Collins to work toward increasing visitation to Arkansas by groups and promoting the state's appeal
Melissa Farrell was at the end of her rope several years ago, battling a drug addiction and unable to find a job. Along with her two children, she checked herself into Our House, a Little Rock shelter that provides housing and job training. Today, she has a job and an apartment, and she's been clean for more than two years.
"I still live one day at a time," she told me when I visited her recently in her east Little Rock apartment. "I crossed a lot of barriers. Not everybody gets to do what I've done. It's by the grace of God."
When I asked her what prompted her to turn her life around, her son Kaleb happened to come in the room and joined her on the couch. "There's one," she said. "Where's the other?" Her daughter Zadie came in and sat down next to them.
Farrell put her arms around her children. "That's why we had to do better," she said.
With little education and a felony arrest in her background, it wasn't easy, but she was willing to work. While at Our House, she got her high-school diploma and got her conviction expunged. Initially unable to find a job, she started working through a paid internship program at Our House that features on-the-job training to gain work experience. The stipend was $500 a month. In an unusual turn, she convinced Our House to hire her to work a weekend shift as shelter supervisor at minimum wage, on top of her internship. She would eagerly volunteer to cover for folks and pick up extra hours, thankful for the opportunity to work. She still can't believe "the blessings that God gave me there at that place."
But once she started working, Farrell lost her health care because her income was almost three times too high to qualify for Medicaid in Arkansas. How much did she make that first year that booted her off the rolls? Around $9,000.
"I try to be self-sufficient," she said. "You're damned if you do, damned if you don't."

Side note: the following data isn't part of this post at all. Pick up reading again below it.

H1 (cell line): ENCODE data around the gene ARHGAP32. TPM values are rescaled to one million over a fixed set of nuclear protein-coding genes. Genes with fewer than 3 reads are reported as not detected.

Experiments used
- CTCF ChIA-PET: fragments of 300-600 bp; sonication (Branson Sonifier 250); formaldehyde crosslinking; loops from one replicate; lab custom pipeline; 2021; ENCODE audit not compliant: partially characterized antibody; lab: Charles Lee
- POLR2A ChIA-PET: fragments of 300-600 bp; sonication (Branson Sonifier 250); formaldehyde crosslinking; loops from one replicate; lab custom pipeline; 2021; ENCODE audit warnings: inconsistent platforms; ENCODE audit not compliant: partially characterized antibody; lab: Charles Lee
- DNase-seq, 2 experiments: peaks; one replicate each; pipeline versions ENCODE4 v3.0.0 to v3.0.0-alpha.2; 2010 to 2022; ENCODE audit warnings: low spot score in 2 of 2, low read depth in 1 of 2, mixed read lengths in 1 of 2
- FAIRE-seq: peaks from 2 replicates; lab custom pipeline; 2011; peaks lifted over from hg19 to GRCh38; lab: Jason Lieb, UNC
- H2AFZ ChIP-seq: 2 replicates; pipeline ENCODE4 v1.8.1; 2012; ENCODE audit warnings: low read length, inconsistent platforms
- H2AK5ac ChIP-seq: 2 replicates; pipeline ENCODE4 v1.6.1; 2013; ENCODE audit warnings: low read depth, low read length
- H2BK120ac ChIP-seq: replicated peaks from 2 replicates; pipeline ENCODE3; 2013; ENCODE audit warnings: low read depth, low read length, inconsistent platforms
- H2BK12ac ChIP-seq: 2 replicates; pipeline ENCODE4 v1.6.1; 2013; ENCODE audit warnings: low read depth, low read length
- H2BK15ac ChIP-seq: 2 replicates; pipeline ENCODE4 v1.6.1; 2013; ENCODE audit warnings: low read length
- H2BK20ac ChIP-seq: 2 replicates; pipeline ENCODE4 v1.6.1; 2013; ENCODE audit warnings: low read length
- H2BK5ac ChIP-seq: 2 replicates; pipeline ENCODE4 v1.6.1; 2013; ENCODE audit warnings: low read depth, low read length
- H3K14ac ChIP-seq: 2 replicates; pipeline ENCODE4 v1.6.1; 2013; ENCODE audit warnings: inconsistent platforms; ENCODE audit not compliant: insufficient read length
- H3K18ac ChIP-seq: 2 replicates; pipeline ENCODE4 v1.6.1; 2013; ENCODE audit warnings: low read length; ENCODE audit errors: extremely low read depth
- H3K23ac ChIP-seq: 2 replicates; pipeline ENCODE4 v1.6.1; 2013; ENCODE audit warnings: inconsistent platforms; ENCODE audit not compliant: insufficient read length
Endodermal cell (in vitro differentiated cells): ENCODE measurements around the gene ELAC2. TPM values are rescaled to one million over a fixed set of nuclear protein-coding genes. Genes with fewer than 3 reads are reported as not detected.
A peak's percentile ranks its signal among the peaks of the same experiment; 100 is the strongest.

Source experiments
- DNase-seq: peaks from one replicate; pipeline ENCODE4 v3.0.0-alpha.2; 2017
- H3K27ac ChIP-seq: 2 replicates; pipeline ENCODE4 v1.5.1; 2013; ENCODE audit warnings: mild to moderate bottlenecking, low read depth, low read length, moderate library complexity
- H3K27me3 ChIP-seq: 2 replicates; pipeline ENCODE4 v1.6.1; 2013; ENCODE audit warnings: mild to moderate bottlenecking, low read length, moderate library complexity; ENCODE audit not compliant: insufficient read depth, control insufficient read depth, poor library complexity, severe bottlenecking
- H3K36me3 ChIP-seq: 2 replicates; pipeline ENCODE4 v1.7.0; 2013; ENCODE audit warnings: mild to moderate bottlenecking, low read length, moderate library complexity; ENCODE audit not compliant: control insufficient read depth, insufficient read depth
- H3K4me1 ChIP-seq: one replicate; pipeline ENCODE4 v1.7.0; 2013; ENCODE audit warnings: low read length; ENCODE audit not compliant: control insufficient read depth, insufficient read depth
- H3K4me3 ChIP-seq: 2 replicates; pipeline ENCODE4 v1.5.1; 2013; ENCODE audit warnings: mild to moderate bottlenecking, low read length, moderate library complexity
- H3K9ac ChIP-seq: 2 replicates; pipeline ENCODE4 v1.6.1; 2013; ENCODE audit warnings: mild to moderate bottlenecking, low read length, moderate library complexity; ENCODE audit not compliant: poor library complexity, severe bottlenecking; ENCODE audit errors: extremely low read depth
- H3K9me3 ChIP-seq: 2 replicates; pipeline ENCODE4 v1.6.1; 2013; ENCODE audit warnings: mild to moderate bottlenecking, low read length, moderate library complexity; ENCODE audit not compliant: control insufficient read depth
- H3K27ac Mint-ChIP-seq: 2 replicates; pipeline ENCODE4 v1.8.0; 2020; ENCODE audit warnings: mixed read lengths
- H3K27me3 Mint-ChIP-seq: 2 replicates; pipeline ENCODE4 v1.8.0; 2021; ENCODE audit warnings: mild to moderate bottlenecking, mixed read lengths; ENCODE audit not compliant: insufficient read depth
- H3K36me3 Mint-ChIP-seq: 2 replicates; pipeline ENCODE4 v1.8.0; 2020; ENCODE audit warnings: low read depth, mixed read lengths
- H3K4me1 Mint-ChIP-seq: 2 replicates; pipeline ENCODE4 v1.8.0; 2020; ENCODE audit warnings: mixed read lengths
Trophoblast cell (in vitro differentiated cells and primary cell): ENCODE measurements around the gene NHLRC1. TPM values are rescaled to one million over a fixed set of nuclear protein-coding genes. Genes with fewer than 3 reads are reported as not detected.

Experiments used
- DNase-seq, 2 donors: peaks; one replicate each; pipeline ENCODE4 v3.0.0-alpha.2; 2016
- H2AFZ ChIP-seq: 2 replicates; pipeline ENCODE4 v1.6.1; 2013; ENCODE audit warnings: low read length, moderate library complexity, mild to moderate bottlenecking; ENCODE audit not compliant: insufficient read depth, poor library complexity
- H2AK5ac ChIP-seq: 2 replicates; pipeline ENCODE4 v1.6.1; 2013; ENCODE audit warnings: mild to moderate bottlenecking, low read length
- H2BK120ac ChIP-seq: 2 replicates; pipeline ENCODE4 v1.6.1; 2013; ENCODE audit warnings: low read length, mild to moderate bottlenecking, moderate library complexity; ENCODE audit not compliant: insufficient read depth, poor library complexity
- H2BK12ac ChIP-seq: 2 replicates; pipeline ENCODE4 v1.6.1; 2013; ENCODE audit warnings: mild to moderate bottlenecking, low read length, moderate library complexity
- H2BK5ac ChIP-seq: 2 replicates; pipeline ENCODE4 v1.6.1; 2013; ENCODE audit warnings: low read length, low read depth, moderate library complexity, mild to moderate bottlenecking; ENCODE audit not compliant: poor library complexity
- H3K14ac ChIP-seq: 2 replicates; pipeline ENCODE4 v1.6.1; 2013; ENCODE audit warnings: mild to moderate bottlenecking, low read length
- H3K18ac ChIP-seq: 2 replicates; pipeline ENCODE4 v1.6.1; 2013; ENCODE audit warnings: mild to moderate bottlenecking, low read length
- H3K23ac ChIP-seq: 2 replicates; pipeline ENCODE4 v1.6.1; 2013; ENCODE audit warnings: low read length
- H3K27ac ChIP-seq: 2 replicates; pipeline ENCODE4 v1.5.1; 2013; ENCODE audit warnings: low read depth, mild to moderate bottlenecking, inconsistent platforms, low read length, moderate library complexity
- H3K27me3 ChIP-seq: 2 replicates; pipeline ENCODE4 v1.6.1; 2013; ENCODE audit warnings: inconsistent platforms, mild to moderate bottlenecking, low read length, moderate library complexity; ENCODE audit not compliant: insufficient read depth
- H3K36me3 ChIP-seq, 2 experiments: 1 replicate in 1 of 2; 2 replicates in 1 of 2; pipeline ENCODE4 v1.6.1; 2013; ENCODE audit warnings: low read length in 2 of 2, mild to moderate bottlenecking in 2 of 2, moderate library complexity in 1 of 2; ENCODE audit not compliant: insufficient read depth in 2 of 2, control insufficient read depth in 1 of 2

Arkansas has the second stingiest Medicaid program in the nation, and many low-income parents find themselves in a position like Farrell's: uninsured and too poor to purchase their own health insurance or health care but not poor enough to qualify for Medicaid in the state. Farrell had knee surgery while she still had coverage but lost it before she could start her physical therapy. She paid for one visit out of pocket. "They had some compassionate people that tried to teach me what to do at home," she said. "But I probably need physical therapy."
Nowadays she works just under 40 hours a week in a supervisory role at a residential rehab center. She makes $8 an hour and gets no benefits. Paying the bills and providing for two kids, she doesn't have money left over for private insurance. "There's no way," she said. "I'm doing good to get by."
She avoids seeking any sort of medical care because of cost concerns. If she ever had a major health issue, "I'd just have to go to the emergency room. And then they tell you to follow up with your primary care physician. But I can't afford that."
Farrell, a working mother of two struggling to make ends meet, is the sort of person who stands to gain health insurance if the Arkansas legislature is willing to accept federal money to expand coverage. (Arkansas already offers insurance to children in poverty, through the ARKids program.) I asked what it would mean to her. "Wow," she said. "It would take a lot of stress off of me to start with. I'm 44 years old and I have little kids to get grown. It's hard to plan the future with the uncertainty." She told me she worries about not being able to have routine checkups. And she worries about what would happen if she had a medical problem that she couldn't afford to treat. "I could be right back where I started."
Health care reform in general, and Medicaid expansion in particular, is a complicated issue. There are a lot of moving parts. A lot of numbers, a lot of projections. Policy wonks trade charts and graphs and fight over solutions. It can get confusing, and you'd be forgiven for throwing up your hands.